Nagabushanam (23), a domestic help from Pallipadu near Nellore, was born with a tumour in her left eye. She grew up with the condition and over the years, the tumour, around four cm in diameter, pushed up her eye ball, resulting in loss of sight.
Last Thursday, M. Subhashini, head of orbit and oculoplasty at the Government Eye Hospital, led a team of four surgeons and an anaesthetist to conduct a two-hour-long surgery to remove the tumour.
“The condition is called teratoma and it can happen in any part of the body. In Nagabushanam’s case, it struck her eye. We excised the tumour but were surprised to see two teeth in it. Usually such tumours are benign but we have sent it to the pathology department to confirm that the tumour is not malignant,” Dr. Subhashini said.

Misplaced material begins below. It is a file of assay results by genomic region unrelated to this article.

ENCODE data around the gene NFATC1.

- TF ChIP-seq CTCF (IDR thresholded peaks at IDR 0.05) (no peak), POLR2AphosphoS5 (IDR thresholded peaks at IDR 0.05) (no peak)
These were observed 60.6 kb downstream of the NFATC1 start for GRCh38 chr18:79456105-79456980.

The tumour has been removed and doctors have assured Nagabushanam it will not recur. Her face will regain its normal appearance as time passes, but full vision will not return. “She can see up to two metres now. Had she come earlier, she would not have lost her sight,” said K. Vasantha, director of the hospital.
Across the world, five cases of orbital teratoma have been reported in medical journals, doctors said. “A teratoma is a mass of tissue that contains cysts. We read about a case where a patient was reported to have tooth-like tissue in the tumour. In Nagabushanam’s case, there were two fully formed teeth. It is very rare,” Dr. Vasantha said.
“Normally, we do not require blood transfusion for eye surgeries, but in this case, we had to use a unit of blood,” she said, adding this was the first time they came across such a case at the hospital.
The woman may never have sought treatment for her condition prior to the surgery, doctors said. “As a child, she may have visited a doctor who could have provided symptomatic treatment. As we did not find any scars, we believe she has not had any surgery,” she said.
The hospital proposes to report this rare surgery in the Indian Journal of Ophthalmology.